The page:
Sunday trading defeat for government as MPs reject changes
- 9 March 2016
- From the section UK Politics
Plans to overhaul Sunday trading laws in England and Wales have been dropped after they were rejected by MPs.
The Commons opposed proposals to allow councils to extend opening hours by 317 votes to 286, as 27 Tories rebelled.
Ministers had sought to limit the rebellion by promising to trial the changes in 12 areas but said afterwards they would respect MPs' views.
Critics of the plans said they would "chip away" at Sunday's special status and put undue pressure on workers.
It is the Conservative government's second defeat in the House of Commons since it was elected last May.
The government had hoped to relax existing restrictions on Sunday trading, which limit large shops to opening for a maximum of six hours, by devolving responsibility to local councils. But their plans were thwarted by an unlikely alliance of Labour, the SNP and Conservative backbenchers.
List of Conservative MPs who voted against the government
- Heidi Allen
- Caroline Ansell
- Bob Blackman
- Fiona Bruce
- David Burrowes
- Maria Caulfield
- Christopher Chope
- Nadine Dorries
- Steve Double
- James Gray
- Chris Green
- Gordon Henderson
- Gerald Howarth
- Stewart Jackson
- Ranil Jayawardena
- David Jones
- Jeremy Lefroy
- Edward Leigh
- Julian Lewis
- Karl McCartney
- Andrew Rosindell
- Derek Thomas
- Andrew Turner
- Martin Vickers
- William Wragg
- Peter Bone (teller)
- Philip Hollobone (teller)
Before the vote, ministers indicated they would seek to amend their proposals in the House of Lords if MPs approved them in principle. But while blaming the SNP for the defeat, ministers conceded afterwards the plans would not be resurrected.
"We respect the view of the House of Parliament. The Commons has spoken and given a very clear view - we have to absolutely respect that," said the planning minister Brandon Lewis.
In the biggest proposed shake-up for 20 years, ministers wanted to give the 353 councils in England and 22 in Wales the freedom to determine opening hours for large shops in their area.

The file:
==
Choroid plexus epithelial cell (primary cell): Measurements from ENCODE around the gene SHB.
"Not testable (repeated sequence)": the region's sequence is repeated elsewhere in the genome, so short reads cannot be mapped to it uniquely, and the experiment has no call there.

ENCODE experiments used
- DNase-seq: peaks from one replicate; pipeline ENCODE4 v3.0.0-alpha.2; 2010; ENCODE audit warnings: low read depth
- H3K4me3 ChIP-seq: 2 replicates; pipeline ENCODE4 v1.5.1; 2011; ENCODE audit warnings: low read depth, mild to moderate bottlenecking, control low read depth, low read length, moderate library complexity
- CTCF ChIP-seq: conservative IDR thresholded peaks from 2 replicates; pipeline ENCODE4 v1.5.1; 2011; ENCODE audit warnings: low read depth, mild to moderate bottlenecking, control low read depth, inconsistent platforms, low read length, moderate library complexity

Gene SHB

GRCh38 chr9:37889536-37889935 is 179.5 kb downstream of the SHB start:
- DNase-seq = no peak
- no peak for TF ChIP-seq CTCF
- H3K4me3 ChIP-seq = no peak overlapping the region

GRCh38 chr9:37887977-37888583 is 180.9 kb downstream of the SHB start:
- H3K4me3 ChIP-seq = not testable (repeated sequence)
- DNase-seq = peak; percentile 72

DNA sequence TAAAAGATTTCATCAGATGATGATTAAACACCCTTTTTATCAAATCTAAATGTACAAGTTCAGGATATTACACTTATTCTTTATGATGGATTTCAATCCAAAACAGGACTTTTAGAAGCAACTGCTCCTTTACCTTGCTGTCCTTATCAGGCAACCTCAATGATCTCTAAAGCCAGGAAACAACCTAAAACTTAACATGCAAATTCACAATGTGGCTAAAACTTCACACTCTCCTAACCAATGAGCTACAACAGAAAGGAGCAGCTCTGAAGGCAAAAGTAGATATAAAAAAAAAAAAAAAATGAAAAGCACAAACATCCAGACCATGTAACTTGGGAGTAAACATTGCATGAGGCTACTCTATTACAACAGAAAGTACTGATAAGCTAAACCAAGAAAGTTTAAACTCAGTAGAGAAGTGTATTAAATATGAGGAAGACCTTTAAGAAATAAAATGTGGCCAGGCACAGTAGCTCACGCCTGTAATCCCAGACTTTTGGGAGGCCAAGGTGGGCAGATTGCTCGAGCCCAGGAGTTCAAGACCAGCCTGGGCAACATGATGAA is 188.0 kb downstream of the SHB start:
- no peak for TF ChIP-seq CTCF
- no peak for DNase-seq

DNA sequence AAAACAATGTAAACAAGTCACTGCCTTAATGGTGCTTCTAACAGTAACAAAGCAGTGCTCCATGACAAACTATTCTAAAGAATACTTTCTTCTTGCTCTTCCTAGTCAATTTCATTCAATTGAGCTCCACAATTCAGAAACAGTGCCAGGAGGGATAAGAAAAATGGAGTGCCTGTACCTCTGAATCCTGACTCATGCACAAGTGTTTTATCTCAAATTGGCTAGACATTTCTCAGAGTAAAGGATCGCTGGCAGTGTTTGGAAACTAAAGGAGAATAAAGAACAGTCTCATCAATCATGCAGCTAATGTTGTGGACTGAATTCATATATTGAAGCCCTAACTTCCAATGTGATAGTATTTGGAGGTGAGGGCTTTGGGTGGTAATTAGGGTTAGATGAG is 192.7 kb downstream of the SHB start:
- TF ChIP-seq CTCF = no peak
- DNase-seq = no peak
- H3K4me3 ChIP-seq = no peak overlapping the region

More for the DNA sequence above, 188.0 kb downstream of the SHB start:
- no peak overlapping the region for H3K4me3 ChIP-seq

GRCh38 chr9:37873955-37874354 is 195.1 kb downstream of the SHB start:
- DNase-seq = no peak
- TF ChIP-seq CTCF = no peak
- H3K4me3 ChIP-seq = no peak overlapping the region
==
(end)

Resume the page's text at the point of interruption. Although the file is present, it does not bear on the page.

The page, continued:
During a three-hour debate, a succession of Conservative MPs spoke out against the changes - first announced by Mr Osborne in last year's Budget - and the way they were being introduced.
Analysis by the BBC's political editor Laura Kuenssberg
The reason the government lost by such a margin was not just because of staunch opposition from the Labour Party with its 'Keep Sunday Special' campaign, or the principled opposition from many Tory MPs who believe fervently that Sundays are indeed special and should be protected.
The government also lost because the SNP objected to their plans, even though in Scotland shops have opened for longer on Sundays for many years.
It is an embarrassing defeat for the government and particularly George Osborne, who must deliver the Budget a week today. But the SNP's involvement could have a longer term impact. Read more from Laura
Sir Gerald Howarth said the late offer of concessions had been "shambolic" and looked like they had been "delivered by lastminute.com" while Stewart Jackson said the "dead hand" of the Treasury was responsible for an "egregious and unnecessary confrontation" with Tory backbenchers.
Conservative MP David Burrowes, who tabled the successful rebel amendment, said the government had not made the economic case for such sweeping changes, which he said were opposed by businesses of all sizes, shop workers and faith groups.
Speaking after the vote, he told BBC News of his "relief", adding: "The main thing out there is relief for shop workers, families and businesses who will really be pleased today."
Labour said the government's approach had been "tawdry" and the House of Commons had spoken clearly on the "contentious issue".
The Federation of Small Businesses said the outcome was a "major win" for its members.
"Our members have been unconvinced of the economic case for relaxing Sunday trading rules and there has been no impact assessment to support the proposals," said the group's policy director, Mike Cherry.
"The current system can be seen as a great British compromise which allows families to spend time together, employees to work if they wish to, and provides much needed support for smaller retailers within their communities."
The proposed changes were not covered by new English Votes for English Laws provisions, which require the explicit consent of English and Welsh MPs for measures exclusively affecting them, because other parts of the Enterprise Bill apply to Scotland.